Simple right? Definitely no where near an end goal, but a start was what I needed. Now I had to wade through the thousands of products and duplicate content. Immediately I found out about the new canonical tag, almost immediately solving one problem! With the way our CMS system works, it LOVES having 20 different URLs for the same page. So this was a breath of fresh air. Also, our system was already using descriptive urls, not dynamic. Half way there I thought! And so I began.

A few weeks later, I had greatly optimised many of the pages, and got rid of most of the spam I could. And then my heart sank. We dropped a page in Google for our "major" keywords. I started feeling like all my work had been for naught, but one thing most developers (at least myself) learn early on, is being stubborn is an advantage. So I dug deeper, and soon saw a brilliant ray of light at the end of the dark, dark tunnel I had been crawling through: We had results for product pages showing up! Landing pages would now show up. In fact, we even had a rank one for a certain keyword; I was now motivated to continue.

RefurbUPS Analytics

Now was where I started investigating this behemoth known as keyword analysis. This arcane artform is constantly pushed by many if not all SEO professionals, so I took this tool and stuck it into my belt. I built new analytics reports strictly for Adword keywords and gathering actual searched keywords, and I saw something quite incredible: those supposedly "important" keywords which we now rank lower on, were only less than 20% of the now current traffic. We saw orders picking up, more people calling in, and generally a less confused customer base trying to find the right battery for their keyword. I can only attribute this to us now resulting for interior pages.

I recieved a pat on the back, and told to keep at it.

So now here is where I stand; I still have only made a dent in the slew of changes I need to make, but the initial results are promising. My time was not wasted; in fact it has been shown to help, although the drop in the "important" keywords is heart breaking for my coworkers, for me its not that important. I now have been slowing down on the updates, and I am trying to see which changes I am doing now that help. Adding an H1 tag, bolding this term and unbolding that, and writing more user friendly copy on the category pages. But where do I go from here? Or rather, where does it end? The quest continues, and now I have the SEOmoz community behind me, offering encouragement at every turn. I particularly felt encouraged by Jen’s posts here, seeing how she also came from a development background. In fact, it was her posts that got me to register and start commenting.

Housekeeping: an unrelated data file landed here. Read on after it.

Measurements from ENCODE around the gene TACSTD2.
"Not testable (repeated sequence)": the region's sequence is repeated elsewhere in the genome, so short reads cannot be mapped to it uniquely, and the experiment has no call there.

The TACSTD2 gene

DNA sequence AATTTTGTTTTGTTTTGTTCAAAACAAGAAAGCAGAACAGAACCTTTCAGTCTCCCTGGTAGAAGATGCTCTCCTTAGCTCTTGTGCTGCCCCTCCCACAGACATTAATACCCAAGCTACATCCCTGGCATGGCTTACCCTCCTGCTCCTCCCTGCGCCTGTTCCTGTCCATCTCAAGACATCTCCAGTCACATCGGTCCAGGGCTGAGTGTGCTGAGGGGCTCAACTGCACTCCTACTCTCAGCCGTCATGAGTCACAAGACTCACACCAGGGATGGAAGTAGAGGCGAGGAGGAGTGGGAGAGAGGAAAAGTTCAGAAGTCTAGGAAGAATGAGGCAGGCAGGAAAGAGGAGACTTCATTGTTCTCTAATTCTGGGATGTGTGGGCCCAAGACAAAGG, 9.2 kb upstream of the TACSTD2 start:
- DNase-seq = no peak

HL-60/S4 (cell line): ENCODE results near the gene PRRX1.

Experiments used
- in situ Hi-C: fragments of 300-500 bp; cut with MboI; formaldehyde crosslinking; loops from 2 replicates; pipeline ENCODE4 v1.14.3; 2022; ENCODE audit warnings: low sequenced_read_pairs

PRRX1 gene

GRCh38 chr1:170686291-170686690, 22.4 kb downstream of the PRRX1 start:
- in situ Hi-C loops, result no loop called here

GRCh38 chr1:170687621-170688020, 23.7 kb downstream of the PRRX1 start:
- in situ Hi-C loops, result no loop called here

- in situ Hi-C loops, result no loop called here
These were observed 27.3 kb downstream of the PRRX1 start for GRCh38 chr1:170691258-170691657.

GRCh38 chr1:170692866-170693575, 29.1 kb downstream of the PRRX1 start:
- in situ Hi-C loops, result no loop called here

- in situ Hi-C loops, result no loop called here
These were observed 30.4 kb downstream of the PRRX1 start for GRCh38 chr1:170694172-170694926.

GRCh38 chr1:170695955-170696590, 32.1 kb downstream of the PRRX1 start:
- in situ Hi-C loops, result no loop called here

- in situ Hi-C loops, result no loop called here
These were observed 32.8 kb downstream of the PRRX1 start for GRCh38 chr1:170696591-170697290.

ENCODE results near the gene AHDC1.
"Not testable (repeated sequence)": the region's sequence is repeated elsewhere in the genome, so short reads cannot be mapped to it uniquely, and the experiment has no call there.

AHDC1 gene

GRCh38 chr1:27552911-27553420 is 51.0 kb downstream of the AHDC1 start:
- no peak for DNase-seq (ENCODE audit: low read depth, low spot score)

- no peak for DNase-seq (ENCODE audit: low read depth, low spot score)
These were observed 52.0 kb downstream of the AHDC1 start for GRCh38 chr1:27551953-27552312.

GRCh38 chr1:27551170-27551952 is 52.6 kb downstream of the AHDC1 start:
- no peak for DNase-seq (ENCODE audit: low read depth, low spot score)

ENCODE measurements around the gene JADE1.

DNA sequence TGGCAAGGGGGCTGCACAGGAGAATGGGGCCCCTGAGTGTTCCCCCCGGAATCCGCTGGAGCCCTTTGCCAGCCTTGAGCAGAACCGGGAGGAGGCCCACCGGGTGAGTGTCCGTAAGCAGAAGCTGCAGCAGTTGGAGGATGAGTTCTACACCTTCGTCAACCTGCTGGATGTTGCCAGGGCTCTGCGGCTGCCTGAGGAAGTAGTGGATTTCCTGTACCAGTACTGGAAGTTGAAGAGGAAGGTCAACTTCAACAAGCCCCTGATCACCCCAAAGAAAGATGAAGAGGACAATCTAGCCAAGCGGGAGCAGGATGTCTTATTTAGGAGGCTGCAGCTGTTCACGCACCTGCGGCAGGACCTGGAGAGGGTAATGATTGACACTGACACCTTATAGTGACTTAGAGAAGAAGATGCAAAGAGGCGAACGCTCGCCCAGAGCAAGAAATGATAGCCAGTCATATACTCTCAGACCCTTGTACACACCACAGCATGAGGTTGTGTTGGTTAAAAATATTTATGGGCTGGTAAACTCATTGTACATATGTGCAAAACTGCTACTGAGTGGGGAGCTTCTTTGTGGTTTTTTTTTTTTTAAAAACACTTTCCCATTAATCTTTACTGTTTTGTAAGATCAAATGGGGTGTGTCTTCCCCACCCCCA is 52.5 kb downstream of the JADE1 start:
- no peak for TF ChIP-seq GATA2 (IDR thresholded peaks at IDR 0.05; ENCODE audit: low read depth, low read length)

I have two points of view, my original developer perspective which almost every single change I have done has been based from, and my new found SEO viewpoint, tracking those SERPs (and yes, SERP was never a term I had in my vocabulary!). I now have two months of Google Analytics history to use, and the steady increase in visitor percentages is nothing short of fantastic. I only wish I knew more on how to use it.

So to recap (and stop rambling!) I had four major updates: Relevant titles, improved meta descriptions, a much smoother and understandable checkout process and knowledge base, and much less marketing keyword spam, including hidden keywords. Almost all of which has shown nothing but a tangible benefit. My last remaining struggle is trying to show up on the first page again for those few "important" keywords my managers use as a baseline for gauging our performance against. Thankfully I have all of these extra sales and pages showing up in SERPs to use in my fight to say that removing the massive keyword spam is nothing but a benefit.

So to all you developers out there, what we know best is finding problems and fixing them. I knew nothing about SEO (I only recently in the last month discovered this site, oh how I wish I found it sooner!) so I went with what I knew, making the user experience better and more pleasant. And it worked! It had results I never expected and did not know to expect. The learning experience has been tremendous, and dare I say it, even fun at times!

You too, can develop for SEO. Take it from me, it’s not wasted time. Just take your time, and be consistent. 

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Search activity at Yandex grew by 94 percent this year, topping Google’s 58 percent and Microsoft’s 41 percent growth. Is it economics? Or is it something to do with search technology? …